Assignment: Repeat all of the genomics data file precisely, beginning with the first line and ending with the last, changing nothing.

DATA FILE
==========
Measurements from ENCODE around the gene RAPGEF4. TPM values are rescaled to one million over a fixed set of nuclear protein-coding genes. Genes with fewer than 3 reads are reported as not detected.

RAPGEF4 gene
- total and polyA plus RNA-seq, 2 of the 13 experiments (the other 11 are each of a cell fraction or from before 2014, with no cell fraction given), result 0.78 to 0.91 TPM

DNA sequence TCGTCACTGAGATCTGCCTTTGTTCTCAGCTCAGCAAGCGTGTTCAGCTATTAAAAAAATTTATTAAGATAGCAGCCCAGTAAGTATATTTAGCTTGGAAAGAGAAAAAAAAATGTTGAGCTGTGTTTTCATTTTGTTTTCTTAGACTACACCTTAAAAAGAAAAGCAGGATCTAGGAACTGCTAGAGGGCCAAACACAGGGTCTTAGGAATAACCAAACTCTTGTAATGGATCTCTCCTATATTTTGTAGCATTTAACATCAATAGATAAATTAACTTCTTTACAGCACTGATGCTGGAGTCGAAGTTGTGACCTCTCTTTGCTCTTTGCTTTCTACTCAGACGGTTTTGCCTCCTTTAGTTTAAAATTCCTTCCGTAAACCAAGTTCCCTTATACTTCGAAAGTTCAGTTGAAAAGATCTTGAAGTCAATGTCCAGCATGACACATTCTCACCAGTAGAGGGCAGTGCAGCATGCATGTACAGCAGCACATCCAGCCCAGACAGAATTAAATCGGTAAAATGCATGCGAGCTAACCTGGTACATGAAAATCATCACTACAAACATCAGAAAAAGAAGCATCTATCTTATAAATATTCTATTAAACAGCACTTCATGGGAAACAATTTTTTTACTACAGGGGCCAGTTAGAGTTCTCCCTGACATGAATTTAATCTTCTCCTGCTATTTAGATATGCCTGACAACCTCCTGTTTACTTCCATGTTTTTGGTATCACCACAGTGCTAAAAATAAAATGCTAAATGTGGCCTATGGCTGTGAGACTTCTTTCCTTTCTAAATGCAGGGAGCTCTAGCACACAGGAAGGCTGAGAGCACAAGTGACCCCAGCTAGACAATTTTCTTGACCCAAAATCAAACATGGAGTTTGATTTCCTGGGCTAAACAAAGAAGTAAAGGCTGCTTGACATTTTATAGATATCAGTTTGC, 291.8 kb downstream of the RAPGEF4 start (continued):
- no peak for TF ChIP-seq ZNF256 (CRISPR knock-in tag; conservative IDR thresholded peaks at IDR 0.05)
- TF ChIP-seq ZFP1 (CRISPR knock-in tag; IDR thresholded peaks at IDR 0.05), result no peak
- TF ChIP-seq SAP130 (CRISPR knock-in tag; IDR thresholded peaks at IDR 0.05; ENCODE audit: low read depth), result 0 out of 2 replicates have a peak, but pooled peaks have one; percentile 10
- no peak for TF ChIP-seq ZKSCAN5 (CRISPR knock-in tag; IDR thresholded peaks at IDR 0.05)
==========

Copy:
Measurements from ENCODE around the gene RAPGEF4. TPM values are rescaled to one million over a fixed set of nuclear protein-coding genes. Genes with fewer than 3 reads are reported as not detected.

RAPGEF4 gene
- total and polyA plus RNA-seq, 2 of the 13 experiments (the other 11 are each of a cell fraction or from before 2014, with no cell fraction given), result 0.78 to 0.91 TPM

DNA sequence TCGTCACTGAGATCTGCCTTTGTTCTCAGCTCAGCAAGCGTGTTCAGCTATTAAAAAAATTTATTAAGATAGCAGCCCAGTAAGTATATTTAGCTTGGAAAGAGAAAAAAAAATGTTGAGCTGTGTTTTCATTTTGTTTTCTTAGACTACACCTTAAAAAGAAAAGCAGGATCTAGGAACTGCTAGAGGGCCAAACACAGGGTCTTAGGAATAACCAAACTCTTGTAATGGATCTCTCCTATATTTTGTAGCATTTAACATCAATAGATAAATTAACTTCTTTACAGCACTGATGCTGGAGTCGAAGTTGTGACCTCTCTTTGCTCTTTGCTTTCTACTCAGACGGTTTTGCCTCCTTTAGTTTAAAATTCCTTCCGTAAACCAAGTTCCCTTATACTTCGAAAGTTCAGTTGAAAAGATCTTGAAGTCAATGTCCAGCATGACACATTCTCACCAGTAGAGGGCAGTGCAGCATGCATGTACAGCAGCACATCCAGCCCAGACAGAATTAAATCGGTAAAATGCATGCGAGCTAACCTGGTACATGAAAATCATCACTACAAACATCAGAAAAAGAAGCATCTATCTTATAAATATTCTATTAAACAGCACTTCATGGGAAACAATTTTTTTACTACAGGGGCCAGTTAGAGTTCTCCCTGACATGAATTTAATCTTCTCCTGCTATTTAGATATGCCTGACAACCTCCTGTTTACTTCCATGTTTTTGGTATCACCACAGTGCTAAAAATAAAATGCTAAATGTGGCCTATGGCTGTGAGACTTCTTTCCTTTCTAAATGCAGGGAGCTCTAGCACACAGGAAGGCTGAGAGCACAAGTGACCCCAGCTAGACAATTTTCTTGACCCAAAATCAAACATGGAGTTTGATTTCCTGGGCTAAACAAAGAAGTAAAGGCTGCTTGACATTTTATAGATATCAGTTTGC, 291.8 kb downstream of the RAPGEF4 start (continued):
- no peak for TF ChIP-seq ZNF256 (CRISPR knock-in tag; conservative IDR thresholded peaks at IDR 0.05)
- TF ChIP-seq ZFP1 (CRISPR knock-in tag; IDR thresholded peaks at IDR 0.05), result no peak
- TF ChIP-seq SAP130 (CRISPR knock-in tag; IDR thresholded peaks at IDR 0.05; ENCODE audit: low read depth), result 0 out of 2 replicates have a peak, but pooled peaks have one; percentile 10
- no peak for TF ChIP-seq ZKSCAN5 (CRISPR knock-in tag; IDR thresholded peaks at IDR 0.05)